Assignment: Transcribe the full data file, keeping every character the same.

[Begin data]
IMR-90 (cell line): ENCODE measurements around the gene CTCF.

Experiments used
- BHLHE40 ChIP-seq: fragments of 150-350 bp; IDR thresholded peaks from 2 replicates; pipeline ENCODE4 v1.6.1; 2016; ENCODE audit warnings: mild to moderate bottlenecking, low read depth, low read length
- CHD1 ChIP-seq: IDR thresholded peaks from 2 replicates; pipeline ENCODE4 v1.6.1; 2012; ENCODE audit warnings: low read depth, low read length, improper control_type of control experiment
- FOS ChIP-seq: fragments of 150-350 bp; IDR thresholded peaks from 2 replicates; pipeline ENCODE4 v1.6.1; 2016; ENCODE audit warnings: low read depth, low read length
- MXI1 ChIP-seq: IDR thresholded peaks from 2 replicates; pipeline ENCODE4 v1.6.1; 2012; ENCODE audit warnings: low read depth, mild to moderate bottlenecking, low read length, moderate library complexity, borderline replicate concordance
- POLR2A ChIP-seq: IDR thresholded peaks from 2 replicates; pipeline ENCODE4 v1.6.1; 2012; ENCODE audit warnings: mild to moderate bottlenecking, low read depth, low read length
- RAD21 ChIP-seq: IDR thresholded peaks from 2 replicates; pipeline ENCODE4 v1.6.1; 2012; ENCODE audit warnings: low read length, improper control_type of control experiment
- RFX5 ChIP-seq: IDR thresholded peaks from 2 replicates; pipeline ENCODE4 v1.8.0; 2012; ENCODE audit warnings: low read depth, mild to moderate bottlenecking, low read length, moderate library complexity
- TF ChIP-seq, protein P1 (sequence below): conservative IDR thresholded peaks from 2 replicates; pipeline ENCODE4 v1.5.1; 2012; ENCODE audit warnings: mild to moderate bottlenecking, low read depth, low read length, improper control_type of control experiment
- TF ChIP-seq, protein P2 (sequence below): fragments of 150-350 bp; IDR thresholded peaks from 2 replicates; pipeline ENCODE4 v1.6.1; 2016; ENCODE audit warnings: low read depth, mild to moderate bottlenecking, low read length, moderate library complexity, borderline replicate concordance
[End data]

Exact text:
IMR-90 (cell line): ENCODE measurements around the gene CTCF.

Experiments used
- BHLHE40 ChIP-seq: fragments of 150-350 bp; IDR thresholded peaks from 2 replicates; pipeline ENCODE4 v1.6.1; 2016; ENCODE audit warnings: mild to moderate bottlenecking, low read depth, low read length
- CHD1 ChIP-seq: IDR thresholded peaks from 2 replicates; pipeline ENCODE4 v1.6.1; 2012; ENCODE audit warnings: low read depth, low read length, improper control_type of control experiment
- FOS ChIP-seq: fragments of 150-350 bp; IDR thresholded peaks from 2 replicates; pipeline ENCODE4 v1.6.1; 2016; ENCODE audit warnings: low read depth, low read length
- MXI1 ChIP-seq: IDR thresholded peaks from 2 replicates; pipeline ENCODE4 v1.6.1; 2012; ENCODE audit warnings: low read depth, mild to moderate bottlenecking, low read length, moderate library complexity, borderline replicate concordance
- POLR2A ChIP-seq: IDR thresholded peaks from 2 replicates; pipeline ENCODE4 v1.6.1; 2012; ENCODE audit warnings: mild to moderate bottlenecking, low read depth, low read length
- RAD21 ChIP-seq: IDR thresholded peaks from 2 replicates; pipeline ENCODE4 v1.6.1; 2012; ENCODE audit warnings: low read length, improper control_type of control experiment
- RFX5 ChIP-seq: IDR thresholded peaks from 2 replicates; pipeline ENCODE4 v1.8.0; 2012; ENCODE audit warnings: low read depth, mild to moderate bottlenecking, low read length, moderate library complexity
- TF ChIP-seq, protein P1 (sequence below): conservative IDR thresholded peaks from 2 replicates; pipeline ENCODE4 v1.5.1; 2012; ENCODE audit warnings: mild to moderate bottlenecking, low read depth, low read length, improper control_type of control experiment
- TF ChIP-seq, protein P2 (sequence below): fragments of 150-350 bp; IDR thresholded peaks from 2 replicates; pipeline ENCODE4 v1.6.1; 2016; ENCODE audit warnings: low read depth, mild to moderate bottlenecking, low read length, moderate library complexity, borderline replicate concordance